By Adam Kilgore
Washington Post Staff Writer
Monday, May 31, 2010; D01
SAN DIEGO -- The Washington Nationals could attribute their latest loss to misfortune, because the final, corrosive moments were built on rotten luck. But before the bad bounce and the questionable call, before skulking off the field late Sunday afternoon as the San Diego Padres celebrated an extra-inning victory, the Nationals could have ensured none of it happened by simply scoring a run.
The Nationals lost, 3-2, to the Padres when Nick Hundley, the only batter closer Matt Capps faced, culminated a sudden, fluky rally with a walk-off single in the 11th inning. The Nationals made the run possible by not scoring many themselves. The Nationals' offense remained missing aside from two home runs by Ryan Zimmerman, including the 100th of his career, as they dropped below .500, back to 25-26, and lost their second straight series.
The Nationals started their 10-game road trip with six games against the Padres and San Francisco Giants, two of the top four pitching staffs, by ERA, in the majors. Against the elite pitching, their offense continued its slide and forced them to play with little margin for error. Any bad break carried the potential to lose the game -- all four losses on the trip have come by one or two runs, all with the Nationals scoring four or fewer runs. On Sunday, before 28,591 at Petco Park, it caught up with them again.
"We're pretty good about turning the page," second baseman Adam Kennedy said. "We just need to get these bats going. It's unfortunate when one play keeps deciding the game. Our offense just needs to keep plugging away."
The pivotal rally materialized after an odd play. With two outs in the 11th, Sean Burnett was cruising, having escaped a two-on, one-out jam in the 10th. Lance Zawadzki shot a ball up the middle. Burnett stuck his glove out and deflected the ball to his right -- toward the spot Kennedy had been standing in. "Just bad luck," Burnett said.
Kennedy had broken toward second base. Once the ball ricocheted off Burnett, Kennedy pivoted back to where he had come from and scooped the ball. While on the run, he fired the ball wide of Adam Dunn at first and into the Padres' dugout, sending Zawadzki to second. Kennedy has been one of the steadiest defensive players on the Nationals, but he followed up an error that led to a three-run home run on Saturday with another ill-timed mistake.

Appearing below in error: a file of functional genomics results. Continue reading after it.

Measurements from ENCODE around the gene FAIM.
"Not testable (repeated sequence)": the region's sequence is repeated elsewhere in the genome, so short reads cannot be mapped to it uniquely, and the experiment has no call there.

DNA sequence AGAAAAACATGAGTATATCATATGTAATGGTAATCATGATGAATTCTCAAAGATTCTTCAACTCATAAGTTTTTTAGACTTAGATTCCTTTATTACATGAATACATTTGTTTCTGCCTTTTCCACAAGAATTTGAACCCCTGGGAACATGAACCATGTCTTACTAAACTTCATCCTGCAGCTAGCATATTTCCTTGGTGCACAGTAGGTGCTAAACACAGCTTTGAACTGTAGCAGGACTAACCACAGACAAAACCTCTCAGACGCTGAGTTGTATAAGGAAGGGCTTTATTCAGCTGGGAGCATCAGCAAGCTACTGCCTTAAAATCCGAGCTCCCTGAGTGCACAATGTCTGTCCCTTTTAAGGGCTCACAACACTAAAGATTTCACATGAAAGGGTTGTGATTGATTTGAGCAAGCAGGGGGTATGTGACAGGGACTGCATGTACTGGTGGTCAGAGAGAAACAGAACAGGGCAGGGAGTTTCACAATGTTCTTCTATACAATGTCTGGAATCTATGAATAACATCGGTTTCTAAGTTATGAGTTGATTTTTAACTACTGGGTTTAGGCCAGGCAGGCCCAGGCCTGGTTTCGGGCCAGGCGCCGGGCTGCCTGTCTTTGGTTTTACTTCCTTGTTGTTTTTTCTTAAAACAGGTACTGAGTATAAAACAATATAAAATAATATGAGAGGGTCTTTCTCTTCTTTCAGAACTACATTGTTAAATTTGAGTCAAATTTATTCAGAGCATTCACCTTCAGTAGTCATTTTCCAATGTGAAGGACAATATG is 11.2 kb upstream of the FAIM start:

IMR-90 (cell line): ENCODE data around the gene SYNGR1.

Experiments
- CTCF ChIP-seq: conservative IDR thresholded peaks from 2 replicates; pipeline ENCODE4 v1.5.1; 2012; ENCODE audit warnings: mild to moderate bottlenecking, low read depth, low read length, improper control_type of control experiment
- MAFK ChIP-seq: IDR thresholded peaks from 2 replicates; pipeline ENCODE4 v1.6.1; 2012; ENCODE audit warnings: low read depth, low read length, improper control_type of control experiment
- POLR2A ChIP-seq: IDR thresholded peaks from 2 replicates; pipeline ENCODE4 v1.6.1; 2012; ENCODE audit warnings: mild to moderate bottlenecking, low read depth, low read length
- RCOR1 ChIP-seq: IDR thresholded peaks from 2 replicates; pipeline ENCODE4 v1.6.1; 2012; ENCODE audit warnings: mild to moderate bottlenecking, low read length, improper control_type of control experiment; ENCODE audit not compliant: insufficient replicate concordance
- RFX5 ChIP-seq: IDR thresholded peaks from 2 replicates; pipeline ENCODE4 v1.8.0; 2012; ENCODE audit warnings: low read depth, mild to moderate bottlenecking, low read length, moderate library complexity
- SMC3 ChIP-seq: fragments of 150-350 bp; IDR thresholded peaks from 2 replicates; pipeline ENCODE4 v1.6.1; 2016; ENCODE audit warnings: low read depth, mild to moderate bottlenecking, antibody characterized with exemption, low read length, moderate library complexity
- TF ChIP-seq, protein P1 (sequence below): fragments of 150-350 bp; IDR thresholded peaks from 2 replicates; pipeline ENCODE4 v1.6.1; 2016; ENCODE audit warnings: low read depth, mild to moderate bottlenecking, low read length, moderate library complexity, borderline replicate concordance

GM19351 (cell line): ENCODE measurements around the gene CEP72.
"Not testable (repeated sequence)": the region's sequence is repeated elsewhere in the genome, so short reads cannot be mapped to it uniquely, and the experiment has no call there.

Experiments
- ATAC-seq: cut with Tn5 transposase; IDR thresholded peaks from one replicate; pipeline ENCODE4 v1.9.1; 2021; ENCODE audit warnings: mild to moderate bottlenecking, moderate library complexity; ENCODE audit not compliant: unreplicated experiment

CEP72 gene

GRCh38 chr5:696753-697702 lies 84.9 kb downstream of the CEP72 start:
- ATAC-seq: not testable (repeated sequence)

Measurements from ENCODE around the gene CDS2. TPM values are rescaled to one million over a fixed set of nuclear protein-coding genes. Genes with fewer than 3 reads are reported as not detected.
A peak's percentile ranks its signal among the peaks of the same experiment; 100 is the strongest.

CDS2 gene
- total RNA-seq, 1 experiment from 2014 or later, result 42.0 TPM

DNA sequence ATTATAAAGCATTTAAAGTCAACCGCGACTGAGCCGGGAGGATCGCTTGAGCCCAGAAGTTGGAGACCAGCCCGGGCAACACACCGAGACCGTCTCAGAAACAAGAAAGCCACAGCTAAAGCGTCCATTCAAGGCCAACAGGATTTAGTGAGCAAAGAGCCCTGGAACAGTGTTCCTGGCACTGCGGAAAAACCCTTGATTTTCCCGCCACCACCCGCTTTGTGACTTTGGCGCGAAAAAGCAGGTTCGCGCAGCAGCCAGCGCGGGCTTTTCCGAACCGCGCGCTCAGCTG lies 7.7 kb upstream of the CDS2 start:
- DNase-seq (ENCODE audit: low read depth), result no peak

"My only chance was to try to throw it as hard as I can on the run," Kennedy said. "Just tried my only option."
With Zawadzki at second, Padres Manager Bud Black inserted Hundley, the same culprit who laced the three-run blast the night before. Nationals Manager Jim Riggleman summoned closer Capps.
Hundley fell behind 1-2, and Capps fired a fastball on the outside corner that appeared to be a strike. Hundley watched. Capps and catcher Wil Nieves both thought the inning had ended. Home plate umpire Bob Davidson called ball two.
"I thought I made a good pitch," Capps said. "It was one of those that could have gone either way."
Since Hundley had watched the fastball, Capps figured he had been anticipating an offspeed pitch. "Let's take another shot at it, see if we can catch him off-guard," he thought. He threw the same fastball, but this time it stayed farther inside -- "too aggressive," Capps said. Hundley ripped the ball into left, and Zawadzki scored with ease.
"Bottom line, I execute that last pitch there and throw it where I want it go, we're still playing," Capps said. "Hopefully we score a run in the top of the 12th or 13th and we're all smiling right now."
Instead, they quietly packed for four games against Houston. Nationals starting pitchers surrendered just three earned runs over the past two games; on Sunday Liván Hernández allowed two in 6 1/3 innings. The Nationals still lost both games. In May, they have scored 4.1 runs per game, and in 15 of 28 games they've scored three runs or fewer.
The season has nearly reached its one-third mark, and the Nationals still insist they are capable of more offense. "There's still more there," Riggleman said.
On Sunday, Zimmerman provided the only offense. He blasted two home runs, both with no one on base. The first, his 100th, came in the first inning. The second tied the game in the sixth. From that point on, the Nationals advanced only one runner past first base, Willie Harris in the eighth inning.
They will head to Houston for four games against the 17-33 Astros, a respite from one of the most difficult schedules in the league. After three games against the first-place Padres, the Nationals have played 36 of 51 games against teams with a .500 record or better, third most in the majors. They'll have to hope a change of scenery can spark a slumbering offense.
"All of us are happy with where we're at right now," Zimmerman said. "We're playing good baseball. We're playing good teams. It's time to kind of take that next step. We're not playing bad by giving games away. We need to start winning some of the close ones, get on a roll and go from there."